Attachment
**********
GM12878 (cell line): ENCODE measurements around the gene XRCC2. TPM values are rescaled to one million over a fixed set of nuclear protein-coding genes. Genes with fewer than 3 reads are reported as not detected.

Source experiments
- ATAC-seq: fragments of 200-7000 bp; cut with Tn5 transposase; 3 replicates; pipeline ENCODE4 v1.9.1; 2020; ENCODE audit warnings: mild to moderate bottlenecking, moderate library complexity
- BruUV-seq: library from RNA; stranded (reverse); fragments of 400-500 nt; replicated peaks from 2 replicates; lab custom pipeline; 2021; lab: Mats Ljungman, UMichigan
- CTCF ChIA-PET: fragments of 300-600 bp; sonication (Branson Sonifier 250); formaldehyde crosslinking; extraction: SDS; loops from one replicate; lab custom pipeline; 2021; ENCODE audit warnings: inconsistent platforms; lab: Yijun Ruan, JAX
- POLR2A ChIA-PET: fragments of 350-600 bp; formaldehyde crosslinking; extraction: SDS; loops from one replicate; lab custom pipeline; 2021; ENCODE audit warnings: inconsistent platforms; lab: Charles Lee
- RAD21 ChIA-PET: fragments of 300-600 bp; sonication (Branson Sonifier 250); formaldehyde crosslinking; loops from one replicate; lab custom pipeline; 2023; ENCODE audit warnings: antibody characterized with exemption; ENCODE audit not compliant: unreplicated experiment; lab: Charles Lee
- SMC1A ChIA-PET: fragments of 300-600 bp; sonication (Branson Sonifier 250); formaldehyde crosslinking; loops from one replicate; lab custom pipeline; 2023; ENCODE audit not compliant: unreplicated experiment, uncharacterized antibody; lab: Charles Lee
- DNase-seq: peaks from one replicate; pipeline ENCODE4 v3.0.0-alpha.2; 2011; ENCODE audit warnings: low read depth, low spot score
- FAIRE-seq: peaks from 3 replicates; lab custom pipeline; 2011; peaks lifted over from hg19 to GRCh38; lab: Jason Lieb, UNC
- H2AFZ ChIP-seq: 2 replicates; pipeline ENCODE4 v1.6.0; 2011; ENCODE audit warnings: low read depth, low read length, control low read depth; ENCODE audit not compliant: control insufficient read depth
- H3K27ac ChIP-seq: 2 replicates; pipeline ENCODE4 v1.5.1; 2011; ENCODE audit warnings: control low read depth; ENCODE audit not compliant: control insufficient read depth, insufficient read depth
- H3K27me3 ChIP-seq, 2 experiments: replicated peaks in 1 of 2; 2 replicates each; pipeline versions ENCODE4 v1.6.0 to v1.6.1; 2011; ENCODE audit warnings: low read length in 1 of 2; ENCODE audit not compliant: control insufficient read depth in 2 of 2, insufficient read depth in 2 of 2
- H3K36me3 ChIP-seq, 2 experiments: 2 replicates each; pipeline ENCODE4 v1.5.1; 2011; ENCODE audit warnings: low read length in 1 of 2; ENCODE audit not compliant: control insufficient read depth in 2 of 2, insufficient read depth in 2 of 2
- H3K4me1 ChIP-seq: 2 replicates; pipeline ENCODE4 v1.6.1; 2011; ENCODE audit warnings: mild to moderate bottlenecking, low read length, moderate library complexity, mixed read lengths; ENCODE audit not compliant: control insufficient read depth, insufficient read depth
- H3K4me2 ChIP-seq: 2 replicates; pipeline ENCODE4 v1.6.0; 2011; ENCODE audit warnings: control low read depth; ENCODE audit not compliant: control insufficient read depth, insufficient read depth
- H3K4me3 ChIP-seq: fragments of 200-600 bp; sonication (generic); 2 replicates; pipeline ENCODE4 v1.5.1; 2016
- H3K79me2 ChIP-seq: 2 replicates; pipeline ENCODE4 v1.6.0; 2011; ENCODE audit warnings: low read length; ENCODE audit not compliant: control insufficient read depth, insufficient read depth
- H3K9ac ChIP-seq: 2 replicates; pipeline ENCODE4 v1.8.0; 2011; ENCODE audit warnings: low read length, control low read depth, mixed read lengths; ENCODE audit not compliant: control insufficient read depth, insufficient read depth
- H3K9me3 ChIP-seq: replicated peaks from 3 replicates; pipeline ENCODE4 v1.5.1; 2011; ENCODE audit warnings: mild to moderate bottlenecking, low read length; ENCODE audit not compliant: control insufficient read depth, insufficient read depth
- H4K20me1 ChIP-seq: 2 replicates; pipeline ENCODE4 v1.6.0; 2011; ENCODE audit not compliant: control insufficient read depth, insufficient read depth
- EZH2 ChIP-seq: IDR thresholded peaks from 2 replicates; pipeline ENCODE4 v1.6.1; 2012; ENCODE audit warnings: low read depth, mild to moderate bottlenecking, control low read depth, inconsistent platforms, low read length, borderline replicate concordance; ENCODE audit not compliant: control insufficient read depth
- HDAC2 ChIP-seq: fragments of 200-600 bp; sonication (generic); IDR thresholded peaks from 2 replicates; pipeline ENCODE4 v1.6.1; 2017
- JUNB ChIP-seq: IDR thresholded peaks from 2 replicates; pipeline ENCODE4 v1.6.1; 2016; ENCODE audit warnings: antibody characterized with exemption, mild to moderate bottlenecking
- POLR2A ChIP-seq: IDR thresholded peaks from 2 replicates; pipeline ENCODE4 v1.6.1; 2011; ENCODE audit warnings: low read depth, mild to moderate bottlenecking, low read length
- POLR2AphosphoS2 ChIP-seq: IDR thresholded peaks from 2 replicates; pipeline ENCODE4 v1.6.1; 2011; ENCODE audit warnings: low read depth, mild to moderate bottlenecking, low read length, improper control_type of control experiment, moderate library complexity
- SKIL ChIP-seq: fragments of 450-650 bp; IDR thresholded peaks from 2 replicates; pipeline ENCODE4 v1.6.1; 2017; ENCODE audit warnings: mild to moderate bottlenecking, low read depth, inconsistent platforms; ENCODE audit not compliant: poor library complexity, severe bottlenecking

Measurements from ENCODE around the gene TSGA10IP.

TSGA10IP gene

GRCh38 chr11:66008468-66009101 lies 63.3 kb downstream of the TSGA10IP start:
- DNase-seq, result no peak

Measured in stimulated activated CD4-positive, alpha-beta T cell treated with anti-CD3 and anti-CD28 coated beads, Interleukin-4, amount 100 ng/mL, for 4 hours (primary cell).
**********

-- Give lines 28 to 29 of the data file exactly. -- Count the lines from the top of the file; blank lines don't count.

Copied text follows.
Measurements from ENCODE around the gene TSGA10IP.

TSGA10IP gene